It's easy to forget that we are all perfect in our own design. Sometimes we muck it up with habits and choices that do not serve us.
Although Thanksgiving Day has become a time for turkey and football, its true purpose lingers, often as a wistful hope that one could be truly thankful. You cannot conjure up thanks if you are focused on the world’s troubles and a constant stream of bad news. So how is true gratitude found?
As writer and teacher Dana Arcuri has said, “The more you are grateful for what you have, the more you can live fully in the present.”. Psychologically, research has shown that practicing gratitude measurably improves your well-being and on the physical side, your heart health.
Gratitude begins when we change our relationship with life from an attitude of rejecting and defending to one of acceptance and appreciation. We all need reminding about a truth expressed by the Greek philosopher Epicurus, “Do not spoil what you have by desiring what you have not; remember that what you now have was once among the things you only hoped for.”
When you spontaneously feel grateful for anything, don’t let the moment slip by. Pause, put your attention on the heart region in your chest, and experience the warm emotion suffusing it—this is how gratitude opens up the experience of love and bliss. At the same time you are making a mind-body connection. The sensation of warmth in your heart tells you that you that the message of gratitude has been sent and received by your cells. You can reinforce this connection by visualizing what you are grateful for; visualization is a powerful way to focus your intention.
Another very good practice is to lie in bed for a few minutes before falling asleep to review your day, bring to mind the things you are grateful for but were too busy to notice. Another quote is relevant, this one from the poet Maya Angelou: “Let gratitude be the pillow upon which you kneel to say your nightly prayer.” In other words, feeling grateful can be a devotional meditation.
Many people feel grateful in a way that doesn’t go very deep, especially if their motivation is material. Being grateful for a great job, big house, and new car keeps everything on the surface. At a deeper emotional level we are grateful for our families and good health. But at the deepest level, gratitude acknowledges that you have the support of nature. This support underlies your whole existence. It comes to you from pure consciousness, expressing itself through your true self.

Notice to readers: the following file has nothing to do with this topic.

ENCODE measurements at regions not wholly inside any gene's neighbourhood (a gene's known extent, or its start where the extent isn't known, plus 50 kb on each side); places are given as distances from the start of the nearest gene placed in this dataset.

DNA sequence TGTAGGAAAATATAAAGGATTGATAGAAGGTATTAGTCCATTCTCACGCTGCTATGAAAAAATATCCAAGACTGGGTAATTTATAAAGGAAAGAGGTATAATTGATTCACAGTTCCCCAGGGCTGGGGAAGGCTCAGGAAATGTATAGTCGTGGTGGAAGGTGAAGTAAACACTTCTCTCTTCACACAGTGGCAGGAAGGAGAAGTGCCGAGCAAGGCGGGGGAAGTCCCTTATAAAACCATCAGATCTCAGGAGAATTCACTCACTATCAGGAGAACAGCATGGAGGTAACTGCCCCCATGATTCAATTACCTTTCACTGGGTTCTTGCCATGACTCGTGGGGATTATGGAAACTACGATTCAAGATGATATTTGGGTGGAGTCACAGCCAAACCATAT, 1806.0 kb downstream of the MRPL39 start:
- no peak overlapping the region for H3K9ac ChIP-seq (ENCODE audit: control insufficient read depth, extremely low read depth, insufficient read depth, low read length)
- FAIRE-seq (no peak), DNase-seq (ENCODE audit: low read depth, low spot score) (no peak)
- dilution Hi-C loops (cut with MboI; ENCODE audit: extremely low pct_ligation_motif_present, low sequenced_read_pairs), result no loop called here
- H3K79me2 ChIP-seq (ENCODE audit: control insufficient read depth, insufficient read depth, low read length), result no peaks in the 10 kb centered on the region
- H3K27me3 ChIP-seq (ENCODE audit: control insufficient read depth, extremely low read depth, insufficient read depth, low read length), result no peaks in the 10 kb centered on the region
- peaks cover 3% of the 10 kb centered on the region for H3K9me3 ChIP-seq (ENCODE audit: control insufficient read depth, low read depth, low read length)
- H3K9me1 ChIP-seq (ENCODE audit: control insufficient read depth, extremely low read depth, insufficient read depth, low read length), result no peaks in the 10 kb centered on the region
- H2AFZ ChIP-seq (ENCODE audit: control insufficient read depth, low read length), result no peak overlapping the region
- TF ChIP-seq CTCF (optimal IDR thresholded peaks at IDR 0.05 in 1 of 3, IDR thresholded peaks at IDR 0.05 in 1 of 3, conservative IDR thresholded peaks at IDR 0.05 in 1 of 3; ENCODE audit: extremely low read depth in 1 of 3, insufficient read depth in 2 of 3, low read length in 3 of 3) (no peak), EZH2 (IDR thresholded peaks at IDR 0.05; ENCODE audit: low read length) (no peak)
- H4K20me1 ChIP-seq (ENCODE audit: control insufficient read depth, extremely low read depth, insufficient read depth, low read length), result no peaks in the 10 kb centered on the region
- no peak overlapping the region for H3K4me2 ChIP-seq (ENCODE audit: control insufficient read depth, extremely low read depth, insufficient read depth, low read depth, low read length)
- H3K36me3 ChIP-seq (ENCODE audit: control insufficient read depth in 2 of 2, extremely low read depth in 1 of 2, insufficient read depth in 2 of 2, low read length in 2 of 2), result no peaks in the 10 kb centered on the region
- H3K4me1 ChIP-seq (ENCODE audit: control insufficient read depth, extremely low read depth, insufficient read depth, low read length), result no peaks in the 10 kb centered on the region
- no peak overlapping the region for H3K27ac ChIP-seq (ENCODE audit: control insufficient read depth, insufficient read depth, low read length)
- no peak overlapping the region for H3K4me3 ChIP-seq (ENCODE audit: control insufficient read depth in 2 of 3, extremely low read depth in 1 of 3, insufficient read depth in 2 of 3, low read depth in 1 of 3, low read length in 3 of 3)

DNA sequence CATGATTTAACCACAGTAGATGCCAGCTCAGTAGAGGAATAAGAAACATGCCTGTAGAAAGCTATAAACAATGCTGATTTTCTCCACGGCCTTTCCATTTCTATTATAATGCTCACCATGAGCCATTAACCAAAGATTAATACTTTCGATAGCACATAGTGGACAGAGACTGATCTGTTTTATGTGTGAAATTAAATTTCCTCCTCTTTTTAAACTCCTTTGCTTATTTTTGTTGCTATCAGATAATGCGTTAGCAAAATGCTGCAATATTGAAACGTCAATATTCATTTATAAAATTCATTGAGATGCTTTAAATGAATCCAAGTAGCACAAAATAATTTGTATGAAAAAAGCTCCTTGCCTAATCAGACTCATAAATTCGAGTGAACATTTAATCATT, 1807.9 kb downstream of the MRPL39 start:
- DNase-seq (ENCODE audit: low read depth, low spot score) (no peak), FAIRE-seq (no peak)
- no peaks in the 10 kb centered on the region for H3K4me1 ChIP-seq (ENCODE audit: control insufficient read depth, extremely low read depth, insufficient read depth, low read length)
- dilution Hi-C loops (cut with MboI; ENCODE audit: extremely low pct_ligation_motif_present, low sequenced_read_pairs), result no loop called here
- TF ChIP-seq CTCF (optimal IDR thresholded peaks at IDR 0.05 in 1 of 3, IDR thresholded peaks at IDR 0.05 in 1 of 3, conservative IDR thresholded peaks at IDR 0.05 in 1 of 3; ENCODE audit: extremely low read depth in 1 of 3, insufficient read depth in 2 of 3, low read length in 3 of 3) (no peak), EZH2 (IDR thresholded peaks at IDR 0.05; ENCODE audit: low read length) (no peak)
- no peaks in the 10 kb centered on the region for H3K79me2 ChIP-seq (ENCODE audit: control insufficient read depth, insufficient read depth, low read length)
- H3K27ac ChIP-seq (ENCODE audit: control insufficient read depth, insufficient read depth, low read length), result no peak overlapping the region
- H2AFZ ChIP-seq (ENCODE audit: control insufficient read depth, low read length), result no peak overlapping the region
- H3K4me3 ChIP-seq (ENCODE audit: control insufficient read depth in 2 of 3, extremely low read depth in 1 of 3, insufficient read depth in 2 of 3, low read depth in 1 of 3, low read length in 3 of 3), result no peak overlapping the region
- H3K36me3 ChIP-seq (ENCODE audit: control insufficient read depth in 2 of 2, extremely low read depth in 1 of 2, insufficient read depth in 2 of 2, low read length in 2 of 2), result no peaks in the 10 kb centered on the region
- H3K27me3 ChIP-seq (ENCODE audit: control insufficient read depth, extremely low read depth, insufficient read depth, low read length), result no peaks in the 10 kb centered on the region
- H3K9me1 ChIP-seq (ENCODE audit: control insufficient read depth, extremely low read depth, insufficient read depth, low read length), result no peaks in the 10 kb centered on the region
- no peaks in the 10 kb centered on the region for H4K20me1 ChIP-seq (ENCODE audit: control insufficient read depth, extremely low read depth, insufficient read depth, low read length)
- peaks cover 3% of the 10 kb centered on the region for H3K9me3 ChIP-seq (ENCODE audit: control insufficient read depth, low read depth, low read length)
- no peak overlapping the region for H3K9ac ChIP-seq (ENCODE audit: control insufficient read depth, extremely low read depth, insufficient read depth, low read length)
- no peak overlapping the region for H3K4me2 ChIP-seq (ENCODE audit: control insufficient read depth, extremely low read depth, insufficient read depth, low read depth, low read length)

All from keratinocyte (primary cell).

Your true self is connected to pure consciousness and everything that flows from it. There is also another self, the ego, that manipulates life for its own purposes. The ego constantly chooses between “I want this” and “I don’t want that.” Life proceeds by getting more of what you want and less of what you don’t want. But this process overlooks the values located in the true self: love, compassion, truth, beauty, discovery, creativity, and evolution.
Some of these values do manage to make it to the surface of life, but our birthright is to have much more of them. Gratitude is a way of opening the channel that will bring more, by contacting the true self and speaking from your heart. Buddha taught a gratitude meditation called “gladdening the heart,” instructing the aspirant to consider the wonderful circumstances that led them to seek spiritual awakening and the ability to achieve it. Thanksgiving Day may never match the wisdom of this kind of meditation, but you can start, beginning her and now to bring the power of gratitude into your life.
New York Times bestselling author Deepak Chopra unlocks the secrets to moving beyond our present limitations to access a field of infinite possibilities. How does one do this? By becoming metahuman.
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